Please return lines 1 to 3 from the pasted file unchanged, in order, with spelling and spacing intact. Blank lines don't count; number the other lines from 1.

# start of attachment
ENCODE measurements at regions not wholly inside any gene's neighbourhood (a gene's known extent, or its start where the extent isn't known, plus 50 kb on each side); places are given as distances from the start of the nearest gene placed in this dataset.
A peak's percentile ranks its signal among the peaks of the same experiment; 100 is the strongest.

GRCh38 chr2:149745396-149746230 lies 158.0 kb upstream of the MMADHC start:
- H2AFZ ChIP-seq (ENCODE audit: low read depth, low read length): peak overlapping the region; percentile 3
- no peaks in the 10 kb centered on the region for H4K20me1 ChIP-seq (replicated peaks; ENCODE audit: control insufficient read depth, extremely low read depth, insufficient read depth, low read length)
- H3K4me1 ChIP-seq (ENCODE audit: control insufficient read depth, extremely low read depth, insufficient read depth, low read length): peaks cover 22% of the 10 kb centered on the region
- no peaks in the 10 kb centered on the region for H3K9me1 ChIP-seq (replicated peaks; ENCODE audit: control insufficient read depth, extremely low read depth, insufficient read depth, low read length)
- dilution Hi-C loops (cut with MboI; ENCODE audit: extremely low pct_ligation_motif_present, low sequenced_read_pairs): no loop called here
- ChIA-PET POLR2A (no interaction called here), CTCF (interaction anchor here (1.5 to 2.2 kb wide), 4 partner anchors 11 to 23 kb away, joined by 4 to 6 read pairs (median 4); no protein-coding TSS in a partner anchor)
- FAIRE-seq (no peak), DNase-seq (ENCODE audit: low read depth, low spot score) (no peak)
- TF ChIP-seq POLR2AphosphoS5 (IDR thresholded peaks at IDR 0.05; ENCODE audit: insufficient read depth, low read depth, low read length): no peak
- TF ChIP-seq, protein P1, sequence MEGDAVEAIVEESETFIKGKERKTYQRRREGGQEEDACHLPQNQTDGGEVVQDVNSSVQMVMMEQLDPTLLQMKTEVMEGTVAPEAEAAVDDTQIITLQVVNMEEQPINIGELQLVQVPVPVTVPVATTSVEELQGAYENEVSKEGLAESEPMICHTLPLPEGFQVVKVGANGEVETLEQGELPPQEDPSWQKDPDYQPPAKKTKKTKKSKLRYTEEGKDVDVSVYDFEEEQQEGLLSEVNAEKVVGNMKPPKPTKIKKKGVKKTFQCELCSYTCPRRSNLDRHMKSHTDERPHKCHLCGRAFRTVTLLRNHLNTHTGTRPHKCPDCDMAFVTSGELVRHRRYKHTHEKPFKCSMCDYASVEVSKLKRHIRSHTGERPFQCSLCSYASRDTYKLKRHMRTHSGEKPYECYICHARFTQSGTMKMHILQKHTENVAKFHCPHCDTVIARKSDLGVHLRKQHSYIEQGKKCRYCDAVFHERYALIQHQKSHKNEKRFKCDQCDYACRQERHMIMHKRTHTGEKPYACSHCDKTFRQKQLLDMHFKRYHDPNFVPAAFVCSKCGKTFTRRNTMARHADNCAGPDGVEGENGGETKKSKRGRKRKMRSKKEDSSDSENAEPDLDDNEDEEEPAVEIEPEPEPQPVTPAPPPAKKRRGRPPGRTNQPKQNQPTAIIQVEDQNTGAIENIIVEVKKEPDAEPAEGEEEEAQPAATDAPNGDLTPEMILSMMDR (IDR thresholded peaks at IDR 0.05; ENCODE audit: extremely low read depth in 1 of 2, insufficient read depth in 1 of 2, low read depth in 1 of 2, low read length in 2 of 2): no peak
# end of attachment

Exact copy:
ENCODE measurements at regions not wholly inside any gene's neighbourhood (a gene's known extent, or its start where the extent isn't known, plus 50 kb on each side); places are given as distances from the start of the nearest gene placed in this dataset.
A peak's percentile ranks its signal among the peaks of the same experiment; 100 is the strongest.

GRCh38 chr2:149745396-149746230 lies 158.0 kb upstream of the MMADHC start: